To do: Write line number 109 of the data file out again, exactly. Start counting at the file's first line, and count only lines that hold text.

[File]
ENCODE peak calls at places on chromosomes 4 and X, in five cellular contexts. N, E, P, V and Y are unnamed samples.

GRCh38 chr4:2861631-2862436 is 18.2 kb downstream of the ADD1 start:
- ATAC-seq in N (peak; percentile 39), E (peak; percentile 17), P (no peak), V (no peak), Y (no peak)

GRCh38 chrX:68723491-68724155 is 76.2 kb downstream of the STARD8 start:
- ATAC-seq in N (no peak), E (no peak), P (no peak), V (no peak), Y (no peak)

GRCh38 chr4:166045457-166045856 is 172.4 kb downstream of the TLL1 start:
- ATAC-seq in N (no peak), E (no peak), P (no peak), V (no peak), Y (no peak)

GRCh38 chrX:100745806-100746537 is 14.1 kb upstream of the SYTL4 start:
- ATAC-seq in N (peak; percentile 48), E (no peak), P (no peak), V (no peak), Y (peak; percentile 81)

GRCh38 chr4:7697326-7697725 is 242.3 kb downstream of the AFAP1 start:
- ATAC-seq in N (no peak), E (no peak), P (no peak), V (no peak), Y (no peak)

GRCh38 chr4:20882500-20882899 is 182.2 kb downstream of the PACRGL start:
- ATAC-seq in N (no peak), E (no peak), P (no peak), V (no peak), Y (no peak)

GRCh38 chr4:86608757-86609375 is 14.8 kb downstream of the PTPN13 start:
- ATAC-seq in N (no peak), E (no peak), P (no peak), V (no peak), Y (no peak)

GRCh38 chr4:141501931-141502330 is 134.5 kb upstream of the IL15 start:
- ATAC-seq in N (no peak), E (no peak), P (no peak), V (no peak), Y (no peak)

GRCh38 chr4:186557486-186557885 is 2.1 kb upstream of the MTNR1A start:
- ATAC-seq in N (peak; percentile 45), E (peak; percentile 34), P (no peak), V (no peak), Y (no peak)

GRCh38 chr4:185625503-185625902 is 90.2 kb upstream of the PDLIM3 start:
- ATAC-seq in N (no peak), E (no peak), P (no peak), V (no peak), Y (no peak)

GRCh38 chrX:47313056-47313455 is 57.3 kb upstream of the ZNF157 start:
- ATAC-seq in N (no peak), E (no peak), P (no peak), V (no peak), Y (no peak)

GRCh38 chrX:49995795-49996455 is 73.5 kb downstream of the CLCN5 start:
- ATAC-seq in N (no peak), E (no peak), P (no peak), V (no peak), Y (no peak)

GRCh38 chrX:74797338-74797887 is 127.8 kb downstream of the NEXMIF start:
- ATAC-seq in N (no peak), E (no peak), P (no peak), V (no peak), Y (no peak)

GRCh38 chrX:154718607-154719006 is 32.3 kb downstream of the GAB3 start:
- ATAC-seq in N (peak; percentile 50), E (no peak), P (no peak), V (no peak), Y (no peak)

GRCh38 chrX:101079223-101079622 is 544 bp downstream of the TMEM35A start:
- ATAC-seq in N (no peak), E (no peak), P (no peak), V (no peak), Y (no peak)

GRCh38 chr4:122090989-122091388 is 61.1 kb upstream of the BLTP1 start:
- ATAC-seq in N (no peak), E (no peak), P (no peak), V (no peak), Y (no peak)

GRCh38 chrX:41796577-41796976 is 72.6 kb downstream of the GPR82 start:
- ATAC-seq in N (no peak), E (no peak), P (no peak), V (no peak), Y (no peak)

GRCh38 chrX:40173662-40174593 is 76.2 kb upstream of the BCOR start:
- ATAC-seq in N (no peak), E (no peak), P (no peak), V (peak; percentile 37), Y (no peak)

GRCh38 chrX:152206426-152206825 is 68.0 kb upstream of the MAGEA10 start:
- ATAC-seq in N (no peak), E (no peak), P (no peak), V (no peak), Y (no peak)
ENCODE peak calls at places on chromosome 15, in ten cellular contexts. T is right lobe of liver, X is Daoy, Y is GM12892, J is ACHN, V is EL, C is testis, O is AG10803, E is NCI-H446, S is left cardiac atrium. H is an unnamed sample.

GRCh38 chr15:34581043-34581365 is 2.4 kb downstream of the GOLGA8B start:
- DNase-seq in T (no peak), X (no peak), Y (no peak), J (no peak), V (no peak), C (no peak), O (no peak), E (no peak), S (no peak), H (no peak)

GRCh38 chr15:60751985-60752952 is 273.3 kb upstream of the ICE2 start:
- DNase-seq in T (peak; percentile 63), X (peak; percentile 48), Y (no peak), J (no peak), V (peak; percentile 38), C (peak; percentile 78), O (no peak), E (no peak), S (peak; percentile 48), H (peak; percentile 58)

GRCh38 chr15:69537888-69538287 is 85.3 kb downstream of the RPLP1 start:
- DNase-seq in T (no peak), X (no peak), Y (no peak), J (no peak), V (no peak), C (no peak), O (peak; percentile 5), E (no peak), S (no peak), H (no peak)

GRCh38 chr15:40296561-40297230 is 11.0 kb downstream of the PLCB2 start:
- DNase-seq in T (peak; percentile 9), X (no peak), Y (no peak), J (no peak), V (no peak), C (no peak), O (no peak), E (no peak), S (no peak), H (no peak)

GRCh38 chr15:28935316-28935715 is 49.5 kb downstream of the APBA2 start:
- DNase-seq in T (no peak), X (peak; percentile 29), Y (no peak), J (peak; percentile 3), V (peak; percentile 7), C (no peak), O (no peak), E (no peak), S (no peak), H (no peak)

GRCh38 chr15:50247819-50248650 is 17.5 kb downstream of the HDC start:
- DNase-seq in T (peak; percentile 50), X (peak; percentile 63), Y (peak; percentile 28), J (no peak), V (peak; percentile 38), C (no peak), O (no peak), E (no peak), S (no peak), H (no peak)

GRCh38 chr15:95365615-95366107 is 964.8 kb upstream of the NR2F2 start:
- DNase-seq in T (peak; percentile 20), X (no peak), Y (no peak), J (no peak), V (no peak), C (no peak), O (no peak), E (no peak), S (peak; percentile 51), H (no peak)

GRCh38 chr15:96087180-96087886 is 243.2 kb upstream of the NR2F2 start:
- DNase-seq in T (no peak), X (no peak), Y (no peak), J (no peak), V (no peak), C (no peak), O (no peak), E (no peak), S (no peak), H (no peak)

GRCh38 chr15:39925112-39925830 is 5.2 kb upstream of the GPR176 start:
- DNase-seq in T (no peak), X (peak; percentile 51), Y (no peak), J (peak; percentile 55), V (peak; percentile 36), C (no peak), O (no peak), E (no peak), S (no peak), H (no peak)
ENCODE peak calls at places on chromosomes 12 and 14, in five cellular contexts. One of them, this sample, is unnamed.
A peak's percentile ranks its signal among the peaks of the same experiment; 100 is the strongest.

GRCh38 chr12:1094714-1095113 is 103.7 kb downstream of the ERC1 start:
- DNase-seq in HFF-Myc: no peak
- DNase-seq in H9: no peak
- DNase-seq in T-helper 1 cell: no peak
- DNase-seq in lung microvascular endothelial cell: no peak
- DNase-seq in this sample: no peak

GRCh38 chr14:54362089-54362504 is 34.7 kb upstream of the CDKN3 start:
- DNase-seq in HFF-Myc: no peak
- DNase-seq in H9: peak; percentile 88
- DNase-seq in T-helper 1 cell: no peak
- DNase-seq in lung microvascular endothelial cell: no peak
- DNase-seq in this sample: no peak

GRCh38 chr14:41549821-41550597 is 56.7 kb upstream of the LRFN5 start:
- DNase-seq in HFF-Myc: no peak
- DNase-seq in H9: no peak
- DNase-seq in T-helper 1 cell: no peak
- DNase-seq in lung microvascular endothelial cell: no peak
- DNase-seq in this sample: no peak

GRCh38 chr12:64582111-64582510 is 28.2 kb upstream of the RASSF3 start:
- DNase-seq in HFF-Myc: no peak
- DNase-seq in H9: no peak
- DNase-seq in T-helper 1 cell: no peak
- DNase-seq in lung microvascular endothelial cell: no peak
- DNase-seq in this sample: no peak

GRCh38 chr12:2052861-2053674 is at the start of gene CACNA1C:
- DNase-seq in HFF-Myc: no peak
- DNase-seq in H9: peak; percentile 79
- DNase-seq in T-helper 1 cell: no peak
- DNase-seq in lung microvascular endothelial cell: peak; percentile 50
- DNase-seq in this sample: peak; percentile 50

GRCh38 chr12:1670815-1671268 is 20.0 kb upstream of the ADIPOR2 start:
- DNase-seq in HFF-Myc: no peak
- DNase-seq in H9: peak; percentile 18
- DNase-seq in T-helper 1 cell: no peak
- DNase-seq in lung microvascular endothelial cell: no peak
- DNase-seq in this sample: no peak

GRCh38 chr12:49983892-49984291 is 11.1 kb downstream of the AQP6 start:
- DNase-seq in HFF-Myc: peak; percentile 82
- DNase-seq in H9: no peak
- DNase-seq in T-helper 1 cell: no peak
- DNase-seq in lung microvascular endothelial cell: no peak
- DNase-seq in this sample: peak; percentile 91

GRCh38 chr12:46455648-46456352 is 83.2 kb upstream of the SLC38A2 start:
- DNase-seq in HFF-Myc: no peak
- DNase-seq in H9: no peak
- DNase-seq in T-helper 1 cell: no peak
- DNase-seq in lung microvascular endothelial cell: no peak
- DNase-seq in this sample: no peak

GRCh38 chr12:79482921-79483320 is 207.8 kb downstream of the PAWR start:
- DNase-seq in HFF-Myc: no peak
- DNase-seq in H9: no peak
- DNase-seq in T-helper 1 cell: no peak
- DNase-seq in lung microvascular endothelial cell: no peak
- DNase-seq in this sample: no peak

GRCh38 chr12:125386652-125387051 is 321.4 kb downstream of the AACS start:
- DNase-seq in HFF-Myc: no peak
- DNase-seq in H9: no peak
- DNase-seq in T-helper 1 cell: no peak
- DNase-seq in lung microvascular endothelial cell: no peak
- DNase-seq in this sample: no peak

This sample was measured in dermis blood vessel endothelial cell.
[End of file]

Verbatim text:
GRCh38 chr12:79482921-79483320 is 207.8 kb downstream of the PAWR start: